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Thank You, Antibiotics, for Cheap Meat…and Superbugs

By Fredrica Syren:

In a world where consumers want more for less money, it’s no wonder that businesses and producers feel that the way to make more money is by taking short cuts. The meat, egg, chicken and fish industries are no different: in their quest to produce more volume at a faster rate, businesses rely on the regular misuse of hormones and antibiotics.

The animals also live in very small and unsanitary areas, causing disease outbreaks. To prevent this and to keep slaughter animals alive long enough to combat disease, the animals are regularly fed low doses of antibiotics. All these medications cause great damage to our ecosystem and to our bodies. So, when we demand cheap food, we also allow these practices to continue. Our environment and these animals pay the price for our cheap food. In the U.S alone, for example, 80% of all antibiotics produced are used on healthy animals raised for food to make them grow faster and as a precaution against the spread of diseases due to the unsanitary industrial farms.

The misuse of antibiotics in meat comes with a heavy price — dangerous superbugs resistant to antibiotics used by humans. Sadly, antibiotic resistant infections kill hundreds of thousands of people around the world each year. Antibiotic contaminated meats such as chicken, turkey, farmed fish and seafood, pork, beef and lamb put our children and ourselves at risk. It’s estimated that about 50,000 die each year in the U.S. due to antibiotic resistant infections. We’re now facing a future when antibiotics no longer will be as effective, so routine procedures like C-sections, hip replacements or any other surgeries will come with a huge risk of antibiotic resistant infections. A new British study warns that unless we get the antibiotics misuse under control by 2050, 10 million people a year might die because of resistance to antibiotics. What once was considered a miracle drug has gotten a bad reputation because of its misuse in agriculture.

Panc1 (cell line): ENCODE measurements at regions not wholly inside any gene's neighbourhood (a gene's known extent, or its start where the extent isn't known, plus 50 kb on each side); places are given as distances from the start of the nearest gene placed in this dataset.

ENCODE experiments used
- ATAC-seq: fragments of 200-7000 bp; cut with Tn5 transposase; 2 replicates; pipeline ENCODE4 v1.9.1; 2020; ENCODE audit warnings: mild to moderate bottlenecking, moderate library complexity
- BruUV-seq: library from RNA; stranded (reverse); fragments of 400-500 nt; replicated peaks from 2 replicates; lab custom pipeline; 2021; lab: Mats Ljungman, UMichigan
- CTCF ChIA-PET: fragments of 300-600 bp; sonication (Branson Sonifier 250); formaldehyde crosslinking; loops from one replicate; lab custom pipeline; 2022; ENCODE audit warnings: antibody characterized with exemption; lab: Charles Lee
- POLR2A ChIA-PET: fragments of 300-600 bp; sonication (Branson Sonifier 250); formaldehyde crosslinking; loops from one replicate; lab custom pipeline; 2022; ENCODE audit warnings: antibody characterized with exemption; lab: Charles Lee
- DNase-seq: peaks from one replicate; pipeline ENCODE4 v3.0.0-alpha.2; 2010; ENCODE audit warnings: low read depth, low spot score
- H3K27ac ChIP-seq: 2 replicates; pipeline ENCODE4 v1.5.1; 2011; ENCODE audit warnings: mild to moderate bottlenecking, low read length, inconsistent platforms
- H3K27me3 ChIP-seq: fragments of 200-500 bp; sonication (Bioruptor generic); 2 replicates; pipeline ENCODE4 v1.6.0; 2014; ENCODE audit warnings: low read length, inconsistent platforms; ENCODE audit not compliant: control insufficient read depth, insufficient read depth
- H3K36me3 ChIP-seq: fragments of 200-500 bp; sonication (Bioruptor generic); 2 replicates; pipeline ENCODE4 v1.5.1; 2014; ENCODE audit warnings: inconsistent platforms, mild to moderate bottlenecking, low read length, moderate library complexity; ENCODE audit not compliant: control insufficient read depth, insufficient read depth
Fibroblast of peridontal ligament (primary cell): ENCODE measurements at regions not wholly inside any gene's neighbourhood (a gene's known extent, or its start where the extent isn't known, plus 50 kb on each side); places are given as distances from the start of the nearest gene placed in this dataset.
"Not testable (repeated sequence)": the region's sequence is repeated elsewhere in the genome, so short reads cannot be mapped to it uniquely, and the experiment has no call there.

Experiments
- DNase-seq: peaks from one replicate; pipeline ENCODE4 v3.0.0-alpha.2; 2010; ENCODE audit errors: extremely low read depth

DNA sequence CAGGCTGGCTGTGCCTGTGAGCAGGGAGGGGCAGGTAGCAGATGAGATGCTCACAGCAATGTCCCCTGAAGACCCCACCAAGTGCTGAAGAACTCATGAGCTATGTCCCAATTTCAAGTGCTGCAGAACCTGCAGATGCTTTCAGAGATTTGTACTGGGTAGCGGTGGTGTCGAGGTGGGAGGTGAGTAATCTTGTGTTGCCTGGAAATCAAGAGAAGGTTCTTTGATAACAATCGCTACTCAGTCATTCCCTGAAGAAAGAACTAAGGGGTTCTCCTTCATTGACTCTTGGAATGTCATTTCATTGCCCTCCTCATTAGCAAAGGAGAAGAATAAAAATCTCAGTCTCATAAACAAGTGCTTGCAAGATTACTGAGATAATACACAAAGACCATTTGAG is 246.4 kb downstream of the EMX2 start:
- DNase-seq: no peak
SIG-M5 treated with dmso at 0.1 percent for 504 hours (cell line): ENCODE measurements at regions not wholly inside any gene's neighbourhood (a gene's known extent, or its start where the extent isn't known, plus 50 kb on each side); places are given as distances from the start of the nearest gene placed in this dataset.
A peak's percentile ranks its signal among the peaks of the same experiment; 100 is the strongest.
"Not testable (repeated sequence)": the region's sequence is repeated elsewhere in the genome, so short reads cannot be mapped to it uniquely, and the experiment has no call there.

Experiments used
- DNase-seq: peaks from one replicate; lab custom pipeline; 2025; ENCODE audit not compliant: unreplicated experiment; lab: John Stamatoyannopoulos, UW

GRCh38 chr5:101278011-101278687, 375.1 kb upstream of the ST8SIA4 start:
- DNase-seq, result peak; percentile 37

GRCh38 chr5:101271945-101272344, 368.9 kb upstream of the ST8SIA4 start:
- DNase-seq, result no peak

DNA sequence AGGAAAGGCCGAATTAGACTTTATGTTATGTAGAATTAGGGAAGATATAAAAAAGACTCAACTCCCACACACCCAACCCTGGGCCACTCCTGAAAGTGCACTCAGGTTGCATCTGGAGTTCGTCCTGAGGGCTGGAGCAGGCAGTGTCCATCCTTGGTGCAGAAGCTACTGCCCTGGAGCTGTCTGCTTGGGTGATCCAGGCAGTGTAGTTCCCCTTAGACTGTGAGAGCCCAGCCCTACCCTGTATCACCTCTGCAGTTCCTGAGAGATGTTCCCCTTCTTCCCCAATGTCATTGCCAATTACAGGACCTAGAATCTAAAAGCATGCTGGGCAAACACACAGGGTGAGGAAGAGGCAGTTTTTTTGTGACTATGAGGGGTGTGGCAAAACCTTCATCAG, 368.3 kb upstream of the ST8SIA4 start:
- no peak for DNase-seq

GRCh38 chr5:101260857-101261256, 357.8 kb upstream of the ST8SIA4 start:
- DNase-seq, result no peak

It’s a very sad truth that cheap food does come with a heavy price; you just might not know about it. We can’t keep expecting our food to get cheaper and cheaper when everything else is becoming more expensive.

Here is a link to a trailer for the documentary Resistance, which covers the antibiotic resistance issue. I highly recommend that you watch it and learn more about why agricultural misuse of antibiotics is so harmful.

 

About Green Mom

Fredrica Syren, the author and founder of Green-Mom.com, was born in Sweden. Her mother was a classically trained chef who introduced her to many eclectic flavors and skills at a young age. Her mom’s passion for the outdoors and gardening planted the seed for her own love of nature and healthy eating. She received a degree in journalism and has worked as a print, Internet and broadcasting journalist for many years with big businesses within Europe and the United States. After her mom was diagnosed with terminal cancer and she with pre-cancer, Fredrica changed her career to become a full time yoga teacher and activist. A longtime world traveler, foodie and career woman, she was exposed to many facets of life, but nothing inspired her more than becoming a mom. After her first-born, Fredrica began a food blog focusing on local, seasonal, organic & vegetarian dishes. Years of food blogging developed into the cookbook Yummy in My Tummy, Healthy Cooking for the Whole Family. Upon the arrival of her second child, Fredrica founded Green-Mom.com. Her vision was to establish a site providing insight about gardening, home and personal care, baby & child, and of course food & nutrition. Green-Mom.com hosts many talented writers shedding light on ways to incorporate eco-friendly and nutritious practices for busy families. She is an advocate for organic, local and sustainable businesses. Fredrica hopes to inspire social change through her lifestyle, passion and business. Fredrica lives with her husband James Harker-Syren and their three children in San Diego, CA.

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